Leaked EU copyright directive is worse than feared
For Immediate Release
Advocates warn leaked EU copyright directive is worse than feared
Draft laws confirm unprecedented new powers for large publishers that will stifle online innovation and dissemination of news and information in the European Union
August 31, 2016 – Today, a draft of the EU Directive on Copyright in the Digital Single Market has leaked and confirms that the EU Commission’s plans are far worse than advocates had previously feared. Contained in the documents are new powers for publishing giants, including the ability to charge fees when snippets of text are used in hyperlinks — a.k.a the Link Tax.
Today’s leak follows hot on the heels of last week’s leaked Impact Assessment, which exposed the Commission’s plans to introduce a Link Tax — despite opposition by nearly 100,000 people supporting the Save the Link campaign. The Directive will face debate and final approval by Members of the European Parliament and the Council of the European Union beginning in the second half of September.
“We were bracing for something bad, but this is far worse than we anticipated,” said OpenMedia’s digital rights specialist Ruth Coustick-Deal. “If implemented, these proposals will dramatically restrict how EU citizens can share and access information online. Without links to route us around the web, the content we want to see will be locked away.”
Coustick-Deal continued: “These proposals strike a blow at the very foundations of an open Internet. If they are made law, the EU will fall far behind the rest of the world when it comes to digital innovation, the exact opposite of the intention behind the Commission’s Digital Single Market plan. With MEPs soon to vote on this, they’re sure to get an earful from Internet users who are ready to fight these absurd proposals.”
Key problems with the Commission’s leaked copyright directive include:
• In a detailed assessment, experts at IGEL have stated the proposals “read like an answer to the wish list of the publishing industry.” Under the proposals, it won’t just be aggregators or search engines impacted, but “everybody who communicates online.”
• The proposals lack any user protections that were campaigned for by civil society, regarding freedom of panorama and ancillary copyright. The Commission has yet to release the results of a consultation on these issues.
• Online intermediaries will need to negotiate licences with rights holders, and to filter and monitor user-generated content, in conflict with the Commission’s 2001 InfoSoc Directive that intermediaries are not liable for acts of communication to the public by users.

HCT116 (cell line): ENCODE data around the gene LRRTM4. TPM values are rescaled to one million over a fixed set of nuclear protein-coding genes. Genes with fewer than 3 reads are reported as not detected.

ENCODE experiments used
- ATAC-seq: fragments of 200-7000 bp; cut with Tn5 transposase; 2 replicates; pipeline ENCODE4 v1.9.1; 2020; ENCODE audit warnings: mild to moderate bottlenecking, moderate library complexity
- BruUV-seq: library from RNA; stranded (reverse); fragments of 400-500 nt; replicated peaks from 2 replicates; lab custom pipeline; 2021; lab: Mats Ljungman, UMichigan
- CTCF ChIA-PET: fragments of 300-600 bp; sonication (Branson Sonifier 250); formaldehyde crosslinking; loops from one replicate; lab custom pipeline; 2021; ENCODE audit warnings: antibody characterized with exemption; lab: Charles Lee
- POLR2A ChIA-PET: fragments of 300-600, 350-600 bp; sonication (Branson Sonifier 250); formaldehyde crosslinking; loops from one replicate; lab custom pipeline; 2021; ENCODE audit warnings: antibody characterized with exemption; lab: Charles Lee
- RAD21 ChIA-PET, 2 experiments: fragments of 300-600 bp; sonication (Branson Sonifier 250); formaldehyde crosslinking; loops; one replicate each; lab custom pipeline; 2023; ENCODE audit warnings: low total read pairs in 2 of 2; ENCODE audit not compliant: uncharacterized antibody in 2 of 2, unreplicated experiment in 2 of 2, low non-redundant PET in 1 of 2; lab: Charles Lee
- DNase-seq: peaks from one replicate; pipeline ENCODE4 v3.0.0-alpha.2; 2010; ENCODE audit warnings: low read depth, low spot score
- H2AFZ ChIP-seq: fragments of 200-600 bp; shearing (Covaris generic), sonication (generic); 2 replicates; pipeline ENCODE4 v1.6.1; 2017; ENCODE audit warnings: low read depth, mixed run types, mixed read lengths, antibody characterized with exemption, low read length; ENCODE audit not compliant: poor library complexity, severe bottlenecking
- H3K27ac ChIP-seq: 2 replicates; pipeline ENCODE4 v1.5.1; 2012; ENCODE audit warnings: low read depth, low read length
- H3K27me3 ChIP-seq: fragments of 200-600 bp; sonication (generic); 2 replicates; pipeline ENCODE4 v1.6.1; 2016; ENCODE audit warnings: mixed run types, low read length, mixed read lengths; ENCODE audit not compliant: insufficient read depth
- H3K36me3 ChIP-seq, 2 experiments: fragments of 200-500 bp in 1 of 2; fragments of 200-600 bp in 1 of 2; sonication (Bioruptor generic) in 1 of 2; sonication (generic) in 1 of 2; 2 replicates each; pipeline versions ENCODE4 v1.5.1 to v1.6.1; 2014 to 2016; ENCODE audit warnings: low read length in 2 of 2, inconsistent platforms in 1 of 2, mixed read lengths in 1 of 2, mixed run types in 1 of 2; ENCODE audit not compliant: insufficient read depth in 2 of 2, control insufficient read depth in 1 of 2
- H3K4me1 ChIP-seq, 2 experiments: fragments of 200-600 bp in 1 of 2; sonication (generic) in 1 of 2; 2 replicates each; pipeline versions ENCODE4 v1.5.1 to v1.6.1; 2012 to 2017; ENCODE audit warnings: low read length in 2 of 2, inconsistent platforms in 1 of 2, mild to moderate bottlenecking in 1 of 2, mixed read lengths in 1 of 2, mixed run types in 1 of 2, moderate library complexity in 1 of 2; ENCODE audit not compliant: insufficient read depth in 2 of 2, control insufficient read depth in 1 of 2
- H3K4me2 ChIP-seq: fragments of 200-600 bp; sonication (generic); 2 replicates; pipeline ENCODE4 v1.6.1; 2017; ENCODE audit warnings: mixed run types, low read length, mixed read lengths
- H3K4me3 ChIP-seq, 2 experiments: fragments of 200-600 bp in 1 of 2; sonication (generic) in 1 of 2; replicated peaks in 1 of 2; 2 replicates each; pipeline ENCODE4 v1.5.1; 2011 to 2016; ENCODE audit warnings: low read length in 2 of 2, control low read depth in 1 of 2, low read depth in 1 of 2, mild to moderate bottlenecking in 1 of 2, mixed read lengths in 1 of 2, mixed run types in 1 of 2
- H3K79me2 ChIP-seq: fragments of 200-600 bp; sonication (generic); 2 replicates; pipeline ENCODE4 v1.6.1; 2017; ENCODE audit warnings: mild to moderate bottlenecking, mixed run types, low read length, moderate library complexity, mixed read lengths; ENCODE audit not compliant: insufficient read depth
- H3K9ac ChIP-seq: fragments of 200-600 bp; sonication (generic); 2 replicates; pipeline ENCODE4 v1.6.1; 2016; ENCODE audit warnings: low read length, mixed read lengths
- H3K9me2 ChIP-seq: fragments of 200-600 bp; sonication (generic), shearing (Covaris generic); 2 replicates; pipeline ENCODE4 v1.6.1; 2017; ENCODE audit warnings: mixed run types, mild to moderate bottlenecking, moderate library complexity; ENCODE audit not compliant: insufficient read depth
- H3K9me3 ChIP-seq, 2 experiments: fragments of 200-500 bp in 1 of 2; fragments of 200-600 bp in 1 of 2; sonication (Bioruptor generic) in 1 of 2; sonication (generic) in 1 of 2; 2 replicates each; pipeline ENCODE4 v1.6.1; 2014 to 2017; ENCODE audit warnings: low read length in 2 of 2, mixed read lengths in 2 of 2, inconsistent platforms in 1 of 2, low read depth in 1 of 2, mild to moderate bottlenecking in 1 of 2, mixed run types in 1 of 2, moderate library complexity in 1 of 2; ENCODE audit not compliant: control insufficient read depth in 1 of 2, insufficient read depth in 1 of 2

• Experts have also warned the proposed laws are drafted so vaguely, with few of the key terms well-defined, that it’s impossible to ascertain the extent of the long-term damage they could cause.
Civil society groups and Internet users are also demanding that the Commission publish the results from its recent consultation on ancillary copyright and freedom of panorama, both of which are impacted by the leaked proposals without acknowledgement of public feedback.
Citizens across the EU and the world can speak out against these proposals at SaveTheLink.org
OpenMedia works to keep the Internet open, affordable, and surveillance-free. We create community-driven campaigns to engage, educate, and empower people to safeguard the Internet.
The Right to Link is under threat in Europe and around the world:
• In Germany, influential press publishers forced legislators to implement an ‘ancillary copyright for press publishers’ that limits how others can link to their news websites. The legislation pushes search engines and news aggregators to acquire licenses for links that include snippets, resulting in lost and inaccessible content.
• That same approach was then copied in Spain, where Google News was forced to shut down due to new copyright rules forcing web publishers to pay a fee in order to link out to external content.
• In Canada, a provincial court passed a ruling ordering Google to block website search results, not just from its Canadian service, but from its worldwide index.
• In the U.S., media conglomerates are trying to exploit obscure trade rules to block access to foreign websites they disapprove of.
• In Russia, lawmakers have approved legislation that will force websites to remove search results about a specific person, at that person’s request.